For the purpose of finding FNC differences between HCs and SPs groups through the AOD task, we were primarily interested in analyzing the correlation of temporal lobe component with others (Kiehl et al., 2005; Calhoun et al., 2008) as these are strongly modulated by the cognitive task. The FNC results for the average of each group and the mean correlation difference between HCs and SPs was computed for each relevant network pairs results are shown in Figure 8. To determine, which correlation pairs were significantly different between HC and SP two-sample t-tests were performed. The cut off p-value for all of the tests is set at p < 0.05 and was corrected for multiple comparisons using the FDR method. In our experiment correlation of superior temporal and middle temporal regions showed significant differences between the HCs and SPs for the data obtained with ICA-mfNORM method while there is no significant difference for the data obtained from regular-ICA method. Also, in order to investigate the significant interaction between regular-ICA and ICA-mfNORM, we used Two-Way ANOVA, results showed significant differences at p < 0.05 between these two modalities for superior temporal and middle temporal regions. Other relevant network pairs did not show any significant differences.

FIGURE 8
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Figure 8. Functional Network Connectivity with and without ICA-mfNORM for HC, SP, and FDR corrected differences between the groups for Superior Temporal, Sensorimotor, Middle Temporal. +: outliers for +/− 2.7σ.

Classification Comparison

Activation topography within the temporal lobe network has repeatedly been used as a basis of classification in HCs and SPs showing high accuracy and robust activation patterns (Calhoun et al., 2004). We validated our method using a cross-validation strategy based on the two different types of classification algorithms which are linear discriminant classifier and shapelet based classification. All types of data are obtained by applying ICA with and without ICA-mfNORM by holding other settings as described before. The same training and testing sets are used for all methods (with ICA-mfNORM and without ICA-mfNORM) for each run.

Classification with Functional Network Correlation

To examine the effect of ICA-mfNORM to classification, FNC scores were obtained by applying ICA with and without ICA-mfNORM by holding other settings as described before. FNC scores of relevant networks (3 scores for each subject) were used as features for classification. FNC scores of relevant networks for 14 HC and 14 SP subjects were used for training set. FNC scores of relevant networks for 14 HC and 13 SP subjects were used for testing set. The classifier repeated 100 runs and for each run train and test sets were assigned randomly.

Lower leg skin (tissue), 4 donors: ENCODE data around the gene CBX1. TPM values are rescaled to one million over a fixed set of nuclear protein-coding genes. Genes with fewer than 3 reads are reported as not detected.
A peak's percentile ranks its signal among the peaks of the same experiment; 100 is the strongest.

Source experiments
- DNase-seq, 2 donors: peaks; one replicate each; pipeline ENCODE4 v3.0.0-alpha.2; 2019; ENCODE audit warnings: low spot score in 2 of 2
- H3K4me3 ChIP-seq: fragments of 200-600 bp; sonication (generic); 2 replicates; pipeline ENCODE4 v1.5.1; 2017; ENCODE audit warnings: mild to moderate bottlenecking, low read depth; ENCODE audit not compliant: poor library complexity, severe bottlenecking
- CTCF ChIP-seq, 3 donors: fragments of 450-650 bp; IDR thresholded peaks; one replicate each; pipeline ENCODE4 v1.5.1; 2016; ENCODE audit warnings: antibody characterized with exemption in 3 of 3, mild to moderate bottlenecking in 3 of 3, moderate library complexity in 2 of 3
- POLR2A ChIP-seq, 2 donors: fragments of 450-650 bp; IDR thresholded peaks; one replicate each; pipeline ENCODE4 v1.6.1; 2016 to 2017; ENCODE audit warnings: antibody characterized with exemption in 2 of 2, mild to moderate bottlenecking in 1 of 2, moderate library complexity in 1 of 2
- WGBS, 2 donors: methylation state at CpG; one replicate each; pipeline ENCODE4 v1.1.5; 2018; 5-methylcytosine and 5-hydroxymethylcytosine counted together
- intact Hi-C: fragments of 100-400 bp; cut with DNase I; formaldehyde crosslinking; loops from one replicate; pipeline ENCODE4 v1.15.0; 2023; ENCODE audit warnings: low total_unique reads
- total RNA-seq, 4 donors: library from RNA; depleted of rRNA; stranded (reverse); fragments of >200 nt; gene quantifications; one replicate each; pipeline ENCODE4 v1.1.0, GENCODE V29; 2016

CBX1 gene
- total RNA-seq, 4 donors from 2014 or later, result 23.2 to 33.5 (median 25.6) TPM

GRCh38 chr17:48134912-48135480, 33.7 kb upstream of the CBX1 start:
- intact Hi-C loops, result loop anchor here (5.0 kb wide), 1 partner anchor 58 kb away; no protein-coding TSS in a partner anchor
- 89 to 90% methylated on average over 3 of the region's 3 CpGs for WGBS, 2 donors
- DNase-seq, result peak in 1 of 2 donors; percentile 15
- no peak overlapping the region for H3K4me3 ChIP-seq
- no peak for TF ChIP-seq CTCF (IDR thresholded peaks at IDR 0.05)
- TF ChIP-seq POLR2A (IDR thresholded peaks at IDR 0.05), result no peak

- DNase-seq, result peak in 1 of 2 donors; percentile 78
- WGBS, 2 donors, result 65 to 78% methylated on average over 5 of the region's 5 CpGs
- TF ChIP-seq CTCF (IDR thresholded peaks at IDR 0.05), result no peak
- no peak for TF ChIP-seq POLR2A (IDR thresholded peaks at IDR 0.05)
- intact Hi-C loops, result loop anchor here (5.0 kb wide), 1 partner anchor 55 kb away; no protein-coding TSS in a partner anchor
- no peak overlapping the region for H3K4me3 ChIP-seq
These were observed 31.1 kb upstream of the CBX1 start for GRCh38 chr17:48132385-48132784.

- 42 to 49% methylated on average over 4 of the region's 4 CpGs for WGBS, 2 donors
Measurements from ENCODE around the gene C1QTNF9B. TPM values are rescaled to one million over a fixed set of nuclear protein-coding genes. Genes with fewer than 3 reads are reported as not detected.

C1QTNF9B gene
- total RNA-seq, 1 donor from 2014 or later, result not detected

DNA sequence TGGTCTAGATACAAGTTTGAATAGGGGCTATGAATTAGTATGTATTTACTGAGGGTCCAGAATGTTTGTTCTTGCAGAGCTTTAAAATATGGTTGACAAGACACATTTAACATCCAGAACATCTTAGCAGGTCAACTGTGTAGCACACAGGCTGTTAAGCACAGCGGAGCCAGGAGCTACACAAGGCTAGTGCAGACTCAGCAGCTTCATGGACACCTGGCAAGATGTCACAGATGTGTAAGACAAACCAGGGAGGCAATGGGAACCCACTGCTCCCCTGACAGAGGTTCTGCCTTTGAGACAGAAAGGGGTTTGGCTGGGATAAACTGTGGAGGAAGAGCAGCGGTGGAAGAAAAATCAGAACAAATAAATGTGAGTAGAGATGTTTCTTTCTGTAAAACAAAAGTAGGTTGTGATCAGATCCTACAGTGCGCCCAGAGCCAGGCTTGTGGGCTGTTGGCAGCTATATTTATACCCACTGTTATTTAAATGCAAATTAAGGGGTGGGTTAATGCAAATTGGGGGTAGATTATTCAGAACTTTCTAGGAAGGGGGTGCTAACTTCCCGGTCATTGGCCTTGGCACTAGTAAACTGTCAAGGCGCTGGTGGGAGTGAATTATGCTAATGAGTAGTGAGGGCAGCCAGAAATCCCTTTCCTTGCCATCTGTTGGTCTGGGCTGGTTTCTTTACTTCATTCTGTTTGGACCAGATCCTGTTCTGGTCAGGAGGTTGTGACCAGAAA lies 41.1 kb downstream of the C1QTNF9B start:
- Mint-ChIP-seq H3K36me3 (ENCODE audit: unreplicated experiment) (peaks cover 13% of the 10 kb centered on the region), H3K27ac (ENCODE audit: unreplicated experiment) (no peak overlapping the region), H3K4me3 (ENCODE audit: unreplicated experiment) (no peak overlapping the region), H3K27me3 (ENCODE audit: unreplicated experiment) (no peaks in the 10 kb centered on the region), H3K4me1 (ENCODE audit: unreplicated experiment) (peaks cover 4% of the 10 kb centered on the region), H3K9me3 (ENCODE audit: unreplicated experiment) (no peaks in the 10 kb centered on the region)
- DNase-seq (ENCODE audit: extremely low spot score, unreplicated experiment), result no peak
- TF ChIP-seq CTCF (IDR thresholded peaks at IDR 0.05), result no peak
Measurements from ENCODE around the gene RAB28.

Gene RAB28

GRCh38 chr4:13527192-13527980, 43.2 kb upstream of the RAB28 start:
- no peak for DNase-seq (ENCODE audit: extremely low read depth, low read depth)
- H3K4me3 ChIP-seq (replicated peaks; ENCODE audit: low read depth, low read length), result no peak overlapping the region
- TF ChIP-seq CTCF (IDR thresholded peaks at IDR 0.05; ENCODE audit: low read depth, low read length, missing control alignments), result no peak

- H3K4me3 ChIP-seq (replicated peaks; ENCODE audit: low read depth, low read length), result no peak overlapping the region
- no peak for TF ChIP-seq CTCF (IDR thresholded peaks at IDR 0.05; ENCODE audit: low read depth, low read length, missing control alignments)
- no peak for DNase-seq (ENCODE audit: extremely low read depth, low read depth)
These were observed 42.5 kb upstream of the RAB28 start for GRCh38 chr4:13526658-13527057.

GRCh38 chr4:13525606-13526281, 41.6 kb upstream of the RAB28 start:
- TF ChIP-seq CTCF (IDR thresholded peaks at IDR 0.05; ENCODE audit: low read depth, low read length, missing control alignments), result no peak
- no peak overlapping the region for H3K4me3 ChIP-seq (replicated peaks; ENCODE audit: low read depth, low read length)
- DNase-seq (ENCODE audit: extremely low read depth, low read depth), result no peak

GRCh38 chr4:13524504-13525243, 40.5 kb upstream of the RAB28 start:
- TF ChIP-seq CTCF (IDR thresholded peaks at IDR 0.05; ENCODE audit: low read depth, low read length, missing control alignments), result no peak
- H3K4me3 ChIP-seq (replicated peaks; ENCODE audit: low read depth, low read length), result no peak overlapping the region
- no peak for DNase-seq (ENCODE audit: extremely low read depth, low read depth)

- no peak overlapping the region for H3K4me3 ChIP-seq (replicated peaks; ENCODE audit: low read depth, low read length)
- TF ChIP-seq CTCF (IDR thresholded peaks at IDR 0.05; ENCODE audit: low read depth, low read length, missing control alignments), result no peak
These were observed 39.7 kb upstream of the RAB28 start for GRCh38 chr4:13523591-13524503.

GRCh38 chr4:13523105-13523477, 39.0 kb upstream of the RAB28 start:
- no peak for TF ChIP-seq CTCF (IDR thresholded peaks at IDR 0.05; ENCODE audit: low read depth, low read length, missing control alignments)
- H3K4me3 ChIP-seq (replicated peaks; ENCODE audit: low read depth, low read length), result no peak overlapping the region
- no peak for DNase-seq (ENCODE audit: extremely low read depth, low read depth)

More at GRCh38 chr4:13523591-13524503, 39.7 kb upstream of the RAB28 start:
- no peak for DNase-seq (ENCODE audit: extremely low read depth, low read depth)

We used a relatively simple classifier, the linear discriminant classifier (Duda et al., 2001), to evaluate the effect of ICA-mfNORM by isolating the effect of advanced classification algorithms. The average accuracy of the classifier for FNC scores which was obtained by applying ICA without ICA-mfNORM is 56.6% (std: 7.25) and with ICA-mfNORM is 64% (std: 7.3). Paired t-tests on the accuracy results over 100 iterations demonstrated a significant improvement in classification (p < 0.005).

Classification with Shapelets

In order to evaluate the effect of ICA-mfNORM pre-processing for classification, we also used shapelet based classification (Rakthanmanon and Keogh, 2013; Cetin et al., 2015) as an alternative to linear discriminant classifier. This gave us a chance to evaluate the effect with a non-statistical method. Time series shapelets are small segments of time series that distinguish between classes based on existence of such segments in the classes. For simplicity and better understanding of shapelet algorithm, Figure 9 shows a shapelet example by using heartbeats (ECG) data of a 67 year old male in two different days shown in blue and red. Details of shapelet algorithm can be found in Cetin et al. (2015) and Rakthanmanon and Keogh (2013).

FIGURE 9
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Figure 9. An example of shapelet. Heartbeats of a 67 year old male in two different days shown in blue and red. Red has a higher peak than the blue in the frame. The shapelet (S) that distinguishes the classes most (Cetin et al., 2015).